At this point, Amazon came into its own. I checked to see what Henning Mankell readers also liked and saw several glowing reviews for Jo Nesbø. With just a few clicks, I was able to download a sample chapter onto my Kindle and decide for myself.

Five days later, I am a huge Nesbø fan and rate the two novels I've read much more highly than the last Kurt Wallander mystery. Unlike some detectives I could mention, Jo Nesbø's Harry Hole isn't divorced and doesn't have a grown-up daughter with whom he has a difficult relationship, but I'm relieved to say that he is a maverick who has a problem with authority and also drinks too much, so we're still on fairly familiar ground.

The first Harry Hole novel I read was 'Redbreast' and although there was an over-reliance on coincidence, I was impressed by Nesbø's ability to weave several disparate narrative threads together and create credible characters that don't always fall into the stock clichés of crime fiction. Yes, there is a grumpy, misanthropic forensics officer who is on the verge of retirment and there's also the long-suffering boss who gives the protagonist 24 hours/two days/one week to solve the crime before they're taken off the case. But overall this novel was a refreshing change from what I've seen and I enjoyed the Norwegian setting.

By the end of my six days in bed I started to feel better and imagined what life would be like if I could just carry on living like Oblomov, never having to get up again. But back at work the next day, I realised how good it was to feel useful and needed.

18 comments:

Little Nell said...

Welcome back to the land of the living. Thank goodness the requiem wasn’t needed.

Tim Footman said...

If anyone defecated on that carpet, how would they know?

Roger said...

Two poinrs about M: although he kills children, Lorre isn't actually a villain and his "trial" is by other criminals and they cannoy jsutify their vondemnation of him and their own activities. Anyway, erlcome back to the labd of the living.

Anonymous said...

Welcome back, dear Steerforth. Don't you worry - we won't let them send you away again...
Anna C

Paul said...

I think if you've "read everything by Henning Mankell" then you can't really describe yourself as someone who, doesn't "normally read crime fiction".

Jim Murdoch said...

I had the flu once and there are no such things as 'a touch of the flu' or 'only the flu' unless you're comparing it to bubonic plague or something. I was bedridden for a week and it was the catalyst for my second bout of major depression (whether it was technically post-viral depression I don't honestly know) but I do not ever want to have the flu again and I faithfully go to the doctor for my annual anti-flu jabs. Glad you're better though.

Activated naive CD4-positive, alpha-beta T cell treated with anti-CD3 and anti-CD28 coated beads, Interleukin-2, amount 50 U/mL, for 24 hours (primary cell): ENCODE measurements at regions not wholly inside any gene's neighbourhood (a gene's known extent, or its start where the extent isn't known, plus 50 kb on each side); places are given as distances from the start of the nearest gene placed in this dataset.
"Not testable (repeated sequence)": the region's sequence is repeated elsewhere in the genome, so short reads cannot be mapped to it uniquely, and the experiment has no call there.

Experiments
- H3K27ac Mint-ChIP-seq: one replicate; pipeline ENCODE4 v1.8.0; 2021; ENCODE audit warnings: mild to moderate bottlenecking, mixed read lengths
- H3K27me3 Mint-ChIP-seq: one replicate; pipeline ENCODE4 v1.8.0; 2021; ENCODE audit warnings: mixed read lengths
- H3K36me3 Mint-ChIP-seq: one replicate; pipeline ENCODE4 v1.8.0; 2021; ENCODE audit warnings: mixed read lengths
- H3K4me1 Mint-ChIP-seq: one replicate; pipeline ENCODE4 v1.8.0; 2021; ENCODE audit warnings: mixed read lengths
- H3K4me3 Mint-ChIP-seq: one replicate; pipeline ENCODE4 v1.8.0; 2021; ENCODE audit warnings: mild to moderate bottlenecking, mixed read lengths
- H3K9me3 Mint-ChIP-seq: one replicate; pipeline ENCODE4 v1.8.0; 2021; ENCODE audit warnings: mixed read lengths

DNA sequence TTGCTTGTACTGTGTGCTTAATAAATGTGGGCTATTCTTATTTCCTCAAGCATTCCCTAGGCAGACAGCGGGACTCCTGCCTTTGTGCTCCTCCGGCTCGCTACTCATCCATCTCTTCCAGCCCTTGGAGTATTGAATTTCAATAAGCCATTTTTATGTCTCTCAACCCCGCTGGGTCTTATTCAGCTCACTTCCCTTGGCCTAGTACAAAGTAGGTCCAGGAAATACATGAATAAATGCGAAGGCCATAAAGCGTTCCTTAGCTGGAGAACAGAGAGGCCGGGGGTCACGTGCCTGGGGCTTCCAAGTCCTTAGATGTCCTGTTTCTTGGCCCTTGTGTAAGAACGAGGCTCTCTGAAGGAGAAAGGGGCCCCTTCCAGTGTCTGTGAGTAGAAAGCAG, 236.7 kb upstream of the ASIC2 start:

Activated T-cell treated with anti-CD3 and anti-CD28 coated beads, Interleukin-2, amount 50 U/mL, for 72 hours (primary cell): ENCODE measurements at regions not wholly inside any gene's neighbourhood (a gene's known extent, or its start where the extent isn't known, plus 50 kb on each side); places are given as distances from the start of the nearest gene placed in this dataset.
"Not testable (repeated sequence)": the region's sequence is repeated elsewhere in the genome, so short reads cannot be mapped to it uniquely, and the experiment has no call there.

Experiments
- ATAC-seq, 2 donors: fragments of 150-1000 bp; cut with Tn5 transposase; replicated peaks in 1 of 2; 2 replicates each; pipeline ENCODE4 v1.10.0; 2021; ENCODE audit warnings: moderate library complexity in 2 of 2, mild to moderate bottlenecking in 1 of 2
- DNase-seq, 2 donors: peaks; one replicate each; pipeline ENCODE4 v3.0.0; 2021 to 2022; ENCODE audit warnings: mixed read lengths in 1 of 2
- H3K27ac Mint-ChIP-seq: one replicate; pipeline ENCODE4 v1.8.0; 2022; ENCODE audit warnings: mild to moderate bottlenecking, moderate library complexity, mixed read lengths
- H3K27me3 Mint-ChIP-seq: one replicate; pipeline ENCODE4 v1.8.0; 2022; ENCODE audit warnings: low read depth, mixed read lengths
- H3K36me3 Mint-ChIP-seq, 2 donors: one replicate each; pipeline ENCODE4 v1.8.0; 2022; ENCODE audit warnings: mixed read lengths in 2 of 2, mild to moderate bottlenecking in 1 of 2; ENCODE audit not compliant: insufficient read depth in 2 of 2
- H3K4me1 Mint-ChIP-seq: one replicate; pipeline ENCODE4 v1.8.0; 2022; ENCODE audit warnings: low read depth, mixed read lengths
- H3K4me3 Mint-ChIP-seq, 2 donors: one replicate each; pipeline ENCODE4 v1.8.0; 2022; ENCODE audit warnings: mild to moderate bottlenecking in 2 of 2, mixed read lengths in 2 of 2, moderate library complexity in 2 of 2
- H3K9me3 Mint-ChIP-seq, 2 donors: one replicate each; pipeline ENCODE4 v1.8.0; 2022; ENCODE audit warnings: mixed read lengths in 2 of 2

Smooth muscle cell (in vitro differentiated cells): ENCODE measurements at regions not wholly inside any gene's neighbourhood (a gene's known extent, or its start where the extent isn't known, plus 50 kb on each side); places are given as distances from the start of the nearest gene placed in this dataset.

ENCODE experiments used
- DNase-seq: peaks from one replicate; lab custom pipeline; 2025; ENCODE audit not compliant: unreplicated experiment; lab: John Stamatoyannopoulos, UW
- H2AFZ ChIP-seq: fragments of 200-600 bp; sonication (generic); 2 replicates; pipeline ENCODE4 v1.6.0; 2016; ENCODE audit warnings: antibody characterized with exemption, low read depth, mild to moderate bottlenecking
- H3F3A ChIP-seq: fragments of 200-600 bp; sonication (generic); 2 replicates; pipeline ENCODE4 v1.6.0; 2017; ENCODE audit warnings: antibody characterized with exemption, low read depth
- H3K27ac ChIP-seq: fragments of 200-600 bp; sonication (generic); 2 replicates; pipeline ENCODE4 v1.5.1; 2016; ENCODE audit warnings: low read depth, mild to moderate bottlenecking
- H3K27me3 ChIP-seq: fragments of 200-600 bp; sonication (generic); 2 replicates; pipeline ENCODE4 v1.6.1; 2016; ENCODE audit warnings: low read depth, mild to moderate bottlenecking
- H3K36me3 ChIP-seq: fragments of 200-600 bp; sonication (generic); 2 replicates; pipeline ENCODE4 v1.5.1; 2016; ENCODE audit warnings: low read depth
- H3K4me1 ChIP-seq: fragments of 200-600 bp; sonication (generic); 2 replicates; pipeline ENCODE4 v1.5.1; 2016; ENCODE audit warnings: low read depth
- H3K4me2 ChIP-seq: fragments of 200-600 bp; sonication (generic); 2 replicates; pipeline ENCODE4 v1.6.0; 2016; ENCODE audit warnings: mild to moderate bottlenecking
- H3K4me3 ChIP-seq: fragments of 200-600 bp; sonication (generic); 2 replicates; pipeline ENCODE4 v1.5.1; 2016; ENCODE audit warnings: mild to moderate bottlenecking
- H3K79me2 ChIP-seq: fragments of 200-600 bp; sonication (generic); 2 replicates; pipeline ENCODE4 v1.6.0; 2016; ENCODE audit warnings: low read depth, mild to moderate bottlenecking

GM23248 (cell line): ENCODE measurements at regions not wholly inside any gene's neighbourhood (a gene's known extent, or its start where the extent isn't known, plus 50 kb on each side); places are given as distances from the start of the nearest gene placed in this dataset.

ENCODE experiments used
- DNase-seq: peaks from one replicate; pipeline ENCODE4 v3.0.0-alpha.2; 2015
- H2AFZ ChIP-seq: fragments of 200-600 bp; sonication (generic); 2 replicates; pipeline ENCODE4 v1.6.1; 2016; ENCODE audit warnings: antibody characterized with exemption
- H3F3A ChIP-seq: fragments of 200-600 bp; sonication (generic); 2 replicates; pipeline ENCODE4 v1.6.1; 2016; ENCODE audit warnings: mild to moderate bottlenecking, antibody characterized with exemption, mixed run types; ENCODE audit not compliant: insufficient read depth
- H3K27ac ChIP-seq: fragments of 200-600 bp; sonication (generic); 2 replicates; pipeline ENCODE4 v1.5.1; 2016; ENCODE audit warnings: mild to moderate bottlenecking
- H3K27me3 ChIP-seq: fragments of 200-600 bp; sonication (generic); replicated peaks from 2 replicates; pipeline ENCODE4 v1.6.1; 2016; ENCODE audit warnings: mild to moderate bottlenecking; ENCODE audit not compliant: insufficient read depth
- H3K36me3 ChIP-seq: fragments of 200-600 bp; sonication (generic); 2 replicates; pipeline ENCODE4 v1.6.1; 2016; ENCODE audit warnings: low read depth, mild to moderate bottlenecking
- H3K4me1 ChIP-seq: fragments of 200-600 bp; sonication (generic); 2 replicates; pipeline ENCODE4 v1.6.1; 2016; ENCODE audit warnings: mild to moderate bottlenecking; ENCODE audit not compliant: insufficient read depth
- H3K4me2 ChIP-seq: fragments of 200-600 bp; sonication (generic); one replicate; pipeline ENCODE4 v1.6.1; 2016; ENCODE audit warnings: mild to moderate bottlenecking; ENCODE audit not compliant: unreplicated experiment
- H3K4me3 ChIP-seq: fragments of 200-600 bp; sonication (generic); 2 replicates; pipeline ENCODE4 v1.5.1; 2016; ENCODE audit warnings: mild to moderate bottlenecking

Steerforth said...

You have a point Paul. I suppose what I mean is that whenever I try to read the majority of crime writers, I usually come up against a brick wall. I don't know why.

Roger, you're quiet right - I didn't go into this as I thought that the post was already too long, but the debate about justice was fascinating. I also thought that it was interesting how the 'Safecracker' anticipated the Gestapo.

Anna - Thanks. Fortunately, I couldn't go back to the sanitorium even if I wanted to. They knocked it down in 1987. Shame, it was a lovely building.

Little Nell - I think we always need Brahms' Requiem ;)

Tim - It's anyone's guess what colour the carpet was originally isn't it? The room didn't have a carpet when I was there. I know this because the gangster's son slipped on a piece of my Lego and skidded across the floor until his hand went through the window.

There was a lot of blood.

Steerforth said...

Thanks Jim. Yes, they weren't saying "Just the'flu" in 1918 were they?

And you're right, viruses aren't good for the soul. I'm trying to remind myself that my life isn't any more pointles and futile than it was two weeks ago.

Stupidly, I forgot to get a jab last autumn. I won't make that mistake again.

Rob Spence said...

Glad you have recovered, and thanks for another fascinating post. Kirsh looks very interesting. M is one of my favourite films, and Lorre is superb in it. There was an American version, made twenty years later, and directed by Joseph Losey. Not as good as the original, but one of those remakes that is so close to the original that you wonder why they bothered.

Martin H. said...

So good to have you back. Just been laid up for a few days with something similar. The John Krish clip was fascinating. I'll be exploring other recommendations in the coming days.

The Poet Laura-eate said...